For the Guardian he named a top ten list of apocalypse books, including:
The Road by Cormac McCarthyRead about another book on the list.
Published in 2006, this is the apotheosis of apocalyptic fiction, rightly appearing near the top of every list. It's a grim read, made perhaps grimmer by how little it tells you about the world it describes. The two protagonists, a father and a son, have no names. We never find out exactly what happened to reduce the world to ashes. They carry a gun and two bullets … to use on themselves if they're taken by cannibals. The writing is pared down and poetic. "Ash moving over the road and the sagging hands of blind wire strung from the blackened lightpoles whining thinly in the wind." It's a short, searing, unforgettable book.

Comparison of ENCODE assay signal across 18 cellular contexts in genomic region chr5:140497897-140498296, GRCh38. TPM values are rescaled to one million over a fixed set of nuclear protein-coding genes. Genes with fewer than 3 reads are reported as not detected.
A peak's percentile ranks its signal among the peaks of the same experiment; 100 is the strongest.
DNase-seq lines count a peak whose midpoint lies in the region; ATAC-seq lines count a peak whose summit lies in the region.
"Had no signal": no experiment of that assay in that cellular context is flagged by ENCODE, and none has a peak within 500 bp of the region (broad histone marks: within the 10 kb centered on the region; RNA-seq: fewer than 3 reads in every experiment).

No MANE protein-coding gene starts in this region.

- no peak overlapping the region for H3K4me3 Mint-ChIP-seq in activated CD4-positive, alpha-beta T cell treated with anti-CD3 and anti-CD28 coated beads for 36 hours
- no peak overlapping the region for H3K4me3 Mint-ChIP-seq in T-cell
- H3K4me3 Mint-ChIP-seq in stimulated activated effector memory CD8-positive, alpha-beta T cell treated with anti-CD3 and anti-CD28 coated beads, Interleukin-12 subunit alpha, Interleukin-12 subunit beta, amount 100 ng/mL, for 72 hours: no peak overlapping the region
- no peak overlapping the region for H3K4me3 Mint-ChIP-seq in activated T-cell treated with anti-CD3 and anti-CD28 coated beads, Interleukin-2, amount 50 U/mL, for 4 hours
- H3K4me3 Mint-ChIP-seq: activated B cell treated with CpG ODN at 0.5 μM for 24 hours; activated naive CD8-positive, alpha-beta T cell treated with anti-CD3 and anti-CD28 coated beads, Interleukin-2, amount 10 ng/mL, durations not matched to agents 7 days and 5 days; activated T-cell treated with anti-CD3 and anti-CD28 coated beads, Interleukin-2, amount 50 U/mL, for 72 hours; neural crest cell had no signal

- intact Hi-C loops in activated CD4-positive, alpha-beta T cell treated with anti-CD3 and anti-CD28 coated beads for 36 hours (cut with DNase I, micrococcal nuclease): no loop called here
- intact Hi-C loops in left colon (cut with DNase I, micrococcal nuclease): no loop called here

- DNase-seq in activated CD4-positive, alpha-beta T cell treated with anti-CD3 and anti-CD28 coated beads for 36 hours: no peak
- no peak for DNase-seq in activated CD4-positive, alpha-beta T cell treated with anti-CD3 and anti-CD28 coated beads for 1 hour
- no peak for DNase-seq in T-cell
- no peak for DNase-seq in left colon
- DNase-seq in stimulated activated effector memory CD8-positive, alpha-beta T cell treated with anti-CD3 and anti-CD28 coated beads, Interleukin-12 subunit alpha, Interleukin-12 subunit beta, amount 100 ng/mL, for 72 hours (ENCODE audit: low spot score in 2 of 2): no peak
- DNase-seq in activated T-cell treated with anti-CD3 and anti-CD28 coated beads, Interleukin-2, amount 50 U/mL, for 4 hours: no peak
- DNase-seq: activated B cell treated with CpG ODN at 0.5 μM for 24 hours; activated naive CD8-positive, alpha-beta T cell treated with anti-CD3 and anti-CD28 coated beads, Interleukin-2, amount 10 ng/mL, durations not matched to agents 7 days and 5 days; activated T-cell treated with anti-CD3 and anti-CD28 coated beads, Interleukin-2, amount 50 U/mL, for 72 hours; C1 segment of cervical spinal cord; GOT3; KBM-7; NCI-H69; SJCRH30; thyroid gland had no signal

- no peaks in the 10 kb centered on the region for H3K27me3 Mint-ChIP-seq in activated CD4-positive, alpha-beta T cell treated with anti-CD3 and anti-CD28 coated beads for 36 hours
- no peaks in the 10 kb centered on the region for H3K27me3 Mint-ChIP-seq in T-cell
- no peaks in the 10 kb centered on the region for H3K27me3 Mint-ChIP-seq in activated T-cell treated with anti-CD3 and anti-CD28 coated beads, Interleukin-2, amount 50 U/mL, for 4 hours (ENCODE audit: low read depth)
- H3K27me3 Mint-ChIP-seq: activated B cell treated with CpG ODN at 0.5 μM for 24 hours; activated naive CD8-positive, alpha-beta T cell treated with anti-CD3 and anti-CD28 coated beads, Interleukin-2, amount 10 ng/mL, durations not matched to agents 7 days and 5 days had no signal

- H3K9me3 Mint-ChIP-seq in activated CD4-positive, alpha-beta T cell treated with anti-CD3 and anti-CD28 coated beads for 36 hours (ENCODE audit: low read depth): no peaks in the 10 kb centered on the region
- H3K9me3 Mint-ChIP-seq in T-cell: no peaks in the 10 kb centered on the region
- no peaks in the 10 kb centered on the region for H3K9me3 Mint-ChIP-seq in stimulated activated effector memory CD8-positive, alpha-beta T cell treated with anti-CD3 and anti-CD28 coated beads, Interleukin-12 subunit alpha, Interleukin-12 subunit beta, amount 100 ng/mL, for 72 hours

The Road appears on Karen Thompson Walker's list of five notable "What If?" books, John Mullan's list of ten of the top long walks in literature, Tony Bradman's top ten list of father and son stories, Ramin Karimloo's six favorite books list, Jon Krakauer's five best list of books about mortality and existential angst, William Skidelsky's list of the top ten most vivid accounts of being marooned in literature, Liz Jensen's top 10 list of environmental disaster stories, the Guardian's list of books to change the climate, David Nicholls' top ten list of literary tear jerkers, and the Times (of London) list of the 100 best books of the decade. Sam Anderson of New York magazine claims "that we'll still be talking about [The Road] in ten years."